“I have transformed every space that I have inhabited to make it more what it was, as opposed to turning it into me.”
Anthony Vidler is a professor, historian, and critic of modern and contemporary architecture specializing in French architecture from the Enlightenment to the present. His accolades are an endless list of impressive publications, professorships and academic achievements including a degree in architecture from Cambridge University in England and a doctorate in History and Theory from the University of Technology, Delft, the Netherlands. He has been faculty at both Princeton and Yale, Dean of Cooper Union and was Chair of the Department of Art History at UCLA. He has worked as a designer and curator for exhibitions including one that showcases the work of Claude-Nicolas Ledoux at the Royal Salt Works of Arc-et-Senans in France.
Anthony, or “Vidler” as his students often call him, lives with his wife Emily and their dog Kino, a really cute japanese shiba Inu. Their house in Manhattan is a loft style apartment with the living room blending seamlessly into the kitchen and dining area. The loft was originally designed by Ken Foreman. The walls were mostly white with bold accents of yellow and blue inspired by Le Corbusier’s color pallet. The bedroom was loosely separated from the main space by a custom, oval shaped mass which housed their closet and the office was enclosed with a floor to ceiling divided glass partition draped with sheer curtains. The bathroom was an unexpected surprise!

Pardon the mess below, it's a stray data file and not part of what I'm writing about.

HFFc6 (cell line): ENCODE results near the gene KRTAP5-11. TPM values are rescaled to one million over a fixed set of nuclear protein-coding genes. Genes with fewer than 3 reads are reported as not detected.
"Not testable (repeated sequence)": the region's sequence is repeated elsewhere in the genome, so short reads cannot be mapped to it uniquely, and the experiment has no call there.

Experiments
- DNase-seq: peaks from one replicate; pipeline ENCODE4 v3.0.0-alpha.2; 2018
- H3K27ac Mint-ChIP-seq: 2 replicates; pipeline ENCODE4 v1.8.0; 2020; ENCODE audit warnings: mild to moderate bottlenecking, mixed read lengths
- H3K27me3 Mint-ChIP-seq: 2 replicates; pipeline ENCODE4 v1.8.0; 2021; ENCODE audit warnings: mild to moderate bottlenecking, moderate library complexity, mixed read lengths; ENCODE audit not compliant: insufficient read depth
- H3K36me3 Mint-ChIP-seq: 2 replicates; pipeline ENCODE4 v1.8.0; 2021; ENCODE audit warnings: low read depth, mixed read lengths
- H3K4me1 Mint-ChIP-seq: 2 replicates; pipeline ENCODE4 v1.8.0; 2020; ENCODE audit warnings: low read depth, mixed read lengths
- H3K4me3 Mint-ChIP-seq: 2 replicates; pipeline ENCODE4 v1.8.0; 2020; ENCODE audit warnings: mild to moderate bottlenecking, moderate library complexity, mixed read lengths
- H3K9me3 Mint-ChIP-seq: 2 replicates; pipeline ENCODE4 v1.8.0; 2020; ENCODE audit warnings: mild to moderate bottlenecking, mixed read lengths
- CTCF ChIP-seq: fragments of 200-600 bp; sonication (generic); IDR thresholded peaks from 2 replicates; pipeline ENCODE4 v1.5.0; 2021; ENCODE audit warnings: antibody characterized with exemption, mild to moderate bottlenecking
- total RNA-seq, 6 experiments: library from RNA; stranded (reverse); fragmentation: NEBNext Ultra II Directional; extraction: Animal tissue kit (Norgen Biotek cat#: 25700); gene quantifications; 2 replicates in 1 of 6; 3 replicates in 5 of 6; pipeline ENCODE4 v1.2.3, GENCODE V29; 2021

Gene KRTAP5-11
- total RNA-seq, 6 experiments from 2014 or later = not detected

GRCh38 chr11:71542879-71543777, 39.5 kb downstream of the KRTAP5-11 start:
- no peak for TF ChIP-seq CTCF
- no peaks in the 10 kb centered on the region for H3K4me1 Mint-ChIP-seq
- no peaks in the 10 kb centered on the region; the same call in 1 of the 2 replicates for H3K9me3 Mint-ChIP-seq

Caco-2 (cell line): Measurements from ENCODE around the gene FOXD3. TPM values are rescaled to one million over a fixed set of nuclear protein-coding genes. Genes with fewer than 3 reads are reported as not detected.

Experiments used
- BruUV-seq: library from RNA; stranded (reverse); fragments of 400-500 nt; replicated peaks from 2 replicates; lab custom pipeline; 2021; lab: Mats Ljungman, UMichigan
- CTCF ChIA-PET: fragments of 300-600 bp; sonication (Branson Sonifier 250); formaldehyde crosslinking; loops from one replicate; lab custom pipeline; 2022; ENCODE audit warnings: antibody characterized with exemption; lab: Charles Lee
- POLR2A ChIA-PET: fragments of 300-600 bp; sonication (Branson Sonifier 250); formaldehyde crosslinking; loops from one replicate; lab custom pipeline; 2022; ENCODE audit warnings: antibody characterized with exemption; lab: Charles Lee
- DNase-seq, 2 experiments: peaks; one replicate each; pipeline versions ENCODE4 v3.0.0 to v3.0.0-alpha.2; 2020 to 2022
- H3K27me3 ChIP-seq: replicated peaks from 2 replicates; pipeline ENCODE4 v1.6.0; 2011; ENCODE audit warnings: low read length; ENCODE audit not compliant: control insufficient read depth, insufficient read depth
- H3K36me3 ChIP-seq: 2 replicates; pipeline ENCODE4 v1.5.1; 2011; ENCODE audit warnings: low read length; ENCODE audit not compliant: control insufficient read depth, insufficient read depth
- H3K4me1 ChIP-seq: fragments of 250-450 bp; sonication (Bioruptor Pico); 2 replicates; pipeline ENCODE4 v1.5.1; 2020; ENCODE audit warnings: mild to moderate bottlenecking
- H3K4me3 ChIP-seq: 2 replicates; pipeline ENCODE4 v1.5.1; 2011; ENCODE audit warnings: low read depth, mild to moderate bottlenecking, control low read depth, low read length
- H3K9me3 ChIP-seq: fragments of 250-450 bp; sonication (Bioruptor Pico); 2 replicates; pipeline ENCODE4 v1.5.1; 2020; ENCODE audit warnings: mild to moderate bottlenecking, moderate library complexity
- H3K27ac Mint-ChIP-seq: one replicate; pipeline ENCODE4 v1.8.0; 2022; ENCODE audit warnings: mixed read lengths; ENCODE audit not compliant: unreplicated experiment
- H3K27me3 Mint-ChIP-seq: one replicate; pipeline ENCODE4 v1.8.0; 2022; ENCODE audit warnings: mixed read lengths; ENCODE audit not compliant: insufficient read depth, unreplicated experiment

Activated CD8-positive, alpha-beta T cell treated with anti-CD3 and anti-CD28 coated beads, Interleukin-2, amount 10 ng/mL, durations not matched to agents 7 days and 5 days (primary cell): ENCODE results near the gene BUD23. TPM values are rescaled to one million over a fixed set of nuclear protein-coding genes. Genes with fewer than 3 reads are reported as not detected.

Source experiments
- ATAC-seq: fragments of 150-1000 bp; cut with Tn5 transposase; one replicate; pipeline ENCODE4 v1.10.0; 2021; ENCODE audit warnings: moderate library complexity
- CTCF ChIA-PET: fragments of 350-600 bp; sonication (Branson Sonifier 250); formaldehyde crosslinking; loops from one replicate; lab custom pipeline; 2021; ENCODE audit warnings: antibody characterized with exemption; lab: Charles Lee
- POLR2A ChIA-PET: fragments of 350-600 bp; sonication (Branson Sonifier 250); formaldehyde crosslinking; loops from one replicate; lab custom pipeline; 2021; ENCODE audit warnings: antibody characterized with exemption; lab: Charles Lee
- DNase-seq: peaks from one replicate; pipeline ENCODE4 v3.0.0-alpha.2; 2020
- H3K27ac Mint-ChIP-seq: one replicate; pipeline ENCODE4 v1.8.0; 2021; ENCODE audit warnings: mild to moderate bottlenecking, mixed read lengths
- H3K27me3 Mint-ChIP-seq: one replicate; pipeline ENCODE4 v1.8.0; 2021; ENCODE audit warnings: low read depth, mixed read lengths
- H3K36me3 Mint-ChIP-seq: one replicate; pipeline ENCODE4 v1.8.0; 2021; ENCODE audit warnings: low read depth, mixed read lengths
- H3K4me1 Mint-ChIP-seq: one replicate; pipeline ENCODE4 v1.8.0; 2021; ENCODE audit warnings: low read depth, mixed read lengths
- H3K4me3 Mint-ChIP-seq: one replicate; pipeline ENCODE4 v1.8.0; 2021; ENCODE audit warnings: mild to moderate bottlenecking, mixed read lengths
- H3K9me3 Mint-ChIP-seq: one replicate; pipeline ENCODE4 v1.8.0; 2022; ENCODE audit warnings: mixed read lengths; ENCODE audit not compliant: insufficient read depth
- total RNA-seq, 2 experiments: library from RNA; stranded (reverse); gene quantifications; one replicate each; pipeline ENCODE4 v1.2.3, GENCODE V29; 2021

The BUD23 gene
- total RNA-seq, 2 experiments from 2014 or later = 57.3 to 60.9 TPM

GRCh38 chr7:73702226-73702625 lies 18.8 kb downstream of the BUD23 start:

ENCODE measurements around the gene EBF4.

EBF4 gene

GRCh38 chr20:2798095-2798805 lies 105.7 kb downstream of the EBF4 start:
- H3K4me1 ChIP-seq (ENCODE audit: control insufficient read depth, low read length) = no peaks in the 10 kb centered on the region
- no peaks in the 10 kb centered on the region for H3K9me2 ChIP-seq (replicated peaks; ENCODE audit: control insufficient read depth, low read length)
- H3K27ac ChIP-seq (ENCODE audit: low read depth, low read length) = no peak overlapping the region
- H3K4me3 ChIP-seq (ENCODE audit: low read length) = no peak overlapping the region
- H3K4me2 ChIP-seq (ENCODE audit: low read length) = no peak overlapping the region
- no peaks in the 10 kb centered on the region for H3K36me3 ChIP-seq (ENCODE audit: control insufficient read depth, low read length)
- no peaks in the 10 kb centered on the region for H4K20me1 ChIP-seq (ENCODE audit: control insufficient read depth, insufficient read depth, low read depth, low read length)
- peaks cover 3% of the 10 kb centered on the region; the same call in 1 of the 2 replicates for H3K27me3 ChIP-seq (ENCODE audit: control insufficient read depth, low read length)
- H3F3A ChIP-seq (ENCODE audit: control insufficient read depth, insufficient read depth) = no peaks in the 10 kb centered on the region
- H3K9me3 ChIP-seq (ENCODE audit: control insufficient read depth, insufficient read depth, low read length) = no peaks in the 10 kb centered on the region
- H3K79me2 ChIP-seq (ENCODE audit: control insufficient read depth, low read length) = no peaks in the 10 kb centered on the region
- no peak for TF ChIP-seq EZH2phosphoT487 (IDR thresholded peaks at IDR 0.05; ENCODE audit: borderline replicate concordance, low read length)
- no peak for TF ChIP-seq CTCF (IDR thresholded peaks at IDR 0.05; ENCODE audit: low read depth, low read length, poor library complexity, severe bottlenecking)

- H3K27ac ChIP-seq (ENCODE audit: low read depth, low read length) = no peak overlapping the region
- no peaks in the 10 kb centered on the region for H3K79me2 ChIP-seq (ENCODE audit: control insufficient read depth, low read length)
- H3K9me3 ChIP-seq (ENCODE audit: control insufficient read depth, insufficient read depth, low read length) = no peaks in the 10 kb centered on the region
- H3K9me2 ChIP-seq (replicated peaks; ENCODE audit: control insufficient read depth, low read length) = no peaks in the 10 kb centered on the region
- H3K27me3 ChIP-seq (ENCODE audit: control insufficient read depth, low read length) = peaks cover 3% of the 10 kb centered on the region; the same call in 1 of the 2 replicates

Before we sat down for dinner, Vidler took us around and showed us some of the art that he had on display. There were paintings by Aldo Rossis, prints by Le Corbuisier, Piranesi, Anni Albers, Victor Burgin and photographs by Mary Kelly, John Waters, and many more. A colorful acrylic and resin chess set designed by Karim Rashid was placed atop a simple white coffee table. An Ikea library system held a library of many books in the living room and another, more extensive library was tucked behind the coat closet above a collection of bottled wines.
For dinner we gathered around a glass topped table to share a colorful spread from Taim. Our plates were full of falafel, isralie salad, hummus and babaganoush. We also finished many bottles of delicious red wine, although Vidler assured us that we only scratched the surface of his cellar.
It was truly an honor to sit down with him in his home and listen to his story which he told with a narrative voice that could keep your attention for hours. The evening was a fascinating autobiographical journey through the life of Anthony Vidler. He covered nearly many topics from his experiences as a young actor, to his encounters with Peter Eisenman as an architecture student. He even performed some Shakespeare!